At home...the primary concerns are for the potential loss of power...heat and telephone service. Food supplies may also run low if conditions persist for several days. Some items that should be readily available around the home prior to the onset of winter weather include...

-extra food and water...especially canned goods
-a flashlight with extra batteries
-first-aid supplies and extra medicine
-extra baby items
-extra wood for emergency heating
-a battery powered NOAA Weather Radio and portable radio

If power is lost...never use a gasoline or diesel-powered generator inside the house...in the garage...or any other enclosed space. Generators can cause carbon monoxide to build up to deadly levels in enclosed spaces. Operate such generators outdoors only.

Another winter threat is house fires. December...January...and February are the leading months for house fires in this country. More than one-third of fire deaths occur during the winter months.

Here are some precautions you can take...

-central heating systems should be kept in proper working order. This includes regular inspections.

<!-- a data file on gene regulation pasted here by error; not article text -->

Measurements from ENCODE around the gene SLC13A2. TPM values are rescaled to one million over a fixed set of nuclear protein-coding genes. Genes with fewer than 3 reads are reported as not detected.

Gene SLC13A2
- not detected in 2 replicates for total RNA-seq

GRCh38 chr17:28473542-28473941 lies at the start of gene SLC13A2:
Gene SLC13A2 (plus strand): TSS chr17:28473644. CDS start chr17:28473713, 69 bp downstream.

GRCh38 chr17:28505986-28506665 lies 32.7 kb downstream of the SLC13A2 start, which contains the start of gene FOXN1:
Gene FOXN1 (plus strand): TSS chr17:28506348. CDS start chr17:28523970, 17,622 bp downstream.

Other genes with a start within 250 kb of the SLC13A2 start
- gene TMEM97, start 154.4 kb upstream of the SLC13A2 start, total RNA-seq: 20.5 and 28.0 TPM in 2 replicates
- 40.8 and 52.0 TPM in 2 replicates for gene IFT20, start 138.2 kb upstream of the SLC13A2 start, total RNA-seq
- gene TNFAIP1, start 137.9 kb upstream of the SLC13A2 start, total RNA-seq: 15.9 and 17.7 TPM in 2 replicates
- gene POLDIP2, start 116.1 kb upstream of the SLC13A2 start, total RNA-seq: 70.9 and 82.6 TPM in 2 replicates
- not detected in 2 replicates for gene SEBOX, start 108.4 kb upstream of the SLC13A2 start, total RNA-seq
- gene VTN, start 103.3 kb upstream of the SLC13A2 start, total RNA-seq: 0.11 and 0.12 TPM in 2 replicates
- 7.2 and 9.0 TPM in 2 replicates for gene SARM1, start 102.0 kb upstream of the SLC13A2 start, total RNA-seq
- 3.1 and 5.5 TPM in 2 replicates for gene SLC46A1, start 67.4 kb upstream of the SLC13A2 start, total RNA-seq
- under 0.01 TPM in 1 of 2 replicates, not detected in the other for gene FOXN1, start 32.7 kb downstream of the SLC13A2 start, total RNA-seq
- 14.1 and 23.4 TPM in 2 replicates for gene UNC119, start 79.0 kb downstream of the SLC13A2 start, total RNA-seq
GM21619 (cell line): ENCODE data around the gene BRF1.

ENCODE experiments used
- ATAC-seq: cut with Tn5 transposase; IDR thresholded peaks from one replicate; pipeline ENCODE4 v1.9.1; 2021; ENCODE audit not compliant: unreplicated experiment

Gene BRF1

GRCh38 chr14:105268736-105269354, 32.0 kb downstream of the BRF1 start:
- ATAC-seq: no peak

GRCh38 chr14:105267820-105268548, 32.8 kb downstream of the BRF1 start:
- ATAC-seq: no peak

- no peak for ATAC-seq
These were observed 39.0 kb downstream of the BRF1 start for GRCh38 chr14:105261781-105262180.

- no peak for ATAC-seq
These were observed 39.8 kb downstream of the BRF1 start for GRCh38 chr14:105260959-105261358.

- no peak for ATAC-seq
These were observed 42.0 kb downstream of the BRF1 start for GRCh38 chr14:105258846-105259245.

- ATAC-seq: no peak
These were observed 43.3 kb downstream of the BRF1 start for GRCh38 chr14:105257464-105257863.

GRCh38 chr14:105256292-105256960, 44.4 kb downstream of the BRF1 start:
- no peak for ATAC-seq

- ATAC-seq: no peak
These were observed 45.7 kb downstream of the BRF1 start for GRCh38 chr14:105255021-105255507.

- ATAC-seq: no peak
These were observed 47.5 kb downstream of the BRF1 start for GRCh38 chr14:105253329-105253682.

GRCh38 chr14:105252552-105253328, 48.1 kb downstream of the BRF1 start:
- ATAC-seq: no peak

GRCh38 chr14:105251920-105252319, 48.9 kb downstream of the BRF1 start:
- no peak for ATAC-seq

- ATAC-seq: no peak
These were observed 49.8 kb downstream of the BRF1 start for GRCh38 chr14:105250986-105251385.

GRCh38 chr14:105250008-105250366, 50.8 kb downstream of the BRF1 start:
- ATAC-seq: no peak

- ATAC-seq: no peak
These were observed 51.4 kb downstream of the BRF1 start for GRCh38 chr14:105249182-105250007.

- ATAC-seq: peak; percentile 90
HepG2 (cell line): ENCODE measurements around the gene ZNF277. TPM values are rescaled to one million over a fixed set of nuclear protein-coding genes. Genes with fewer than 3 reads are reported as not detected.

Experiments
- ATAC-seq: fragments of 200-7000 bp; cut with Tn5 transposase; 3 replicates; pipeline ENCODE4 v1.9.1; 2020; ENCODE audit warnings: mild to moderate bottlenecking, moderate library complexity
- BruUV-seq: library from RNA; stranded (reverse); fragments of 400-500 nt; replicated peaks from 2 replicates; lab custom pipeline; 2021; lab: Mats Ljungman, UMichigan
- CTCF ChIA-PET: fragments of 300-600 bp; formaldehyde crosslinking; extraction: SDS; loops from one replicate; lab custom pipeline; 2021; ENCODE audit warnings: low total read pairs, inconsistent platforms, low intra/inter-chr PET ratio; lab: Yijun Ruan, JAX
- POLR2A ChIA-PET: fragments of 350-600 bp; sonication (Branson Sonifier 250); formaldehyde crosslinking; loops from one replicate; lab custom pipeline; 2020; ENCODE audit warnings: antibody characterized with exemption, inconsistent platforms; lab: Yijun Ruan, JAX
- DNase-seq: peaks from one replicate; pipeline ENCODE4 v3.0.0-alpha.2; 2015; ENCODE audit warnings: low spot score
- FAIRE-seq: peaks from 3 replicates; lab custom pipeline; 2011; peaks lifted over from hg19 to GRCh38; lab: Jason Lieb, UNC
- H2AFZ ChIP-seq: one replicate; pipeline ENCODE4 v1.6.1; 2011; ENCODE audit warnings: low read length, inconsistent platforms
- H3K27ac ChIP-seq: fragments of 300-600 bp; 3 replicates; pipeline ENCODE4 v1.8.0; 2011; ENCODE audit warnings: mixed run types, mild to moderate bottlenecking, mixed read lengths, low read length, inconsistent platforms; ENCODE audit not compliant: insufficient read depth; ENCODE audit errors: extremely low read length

-Space heaters need to be at least 36 inches away from any flammable materials. The heaters should not be left on when no one is present or when people are asleep. The heaters should have automatic shut-off switches that turn the unit off if it tips over.
-Fireplaces and chimneys should be inspected and cleaned on a regular basis. The fireplaces should have a sturdy screen... and only wood should be burned.
-Wood stoves should be installed...used...and maintained in accordance with instructions from the manufacturer. Use of a stove board will protect the floor. Only wood should be burned in the stove.
-Kitchen ranges and ovens...charcoal grills...and hibachis should never be used for heating.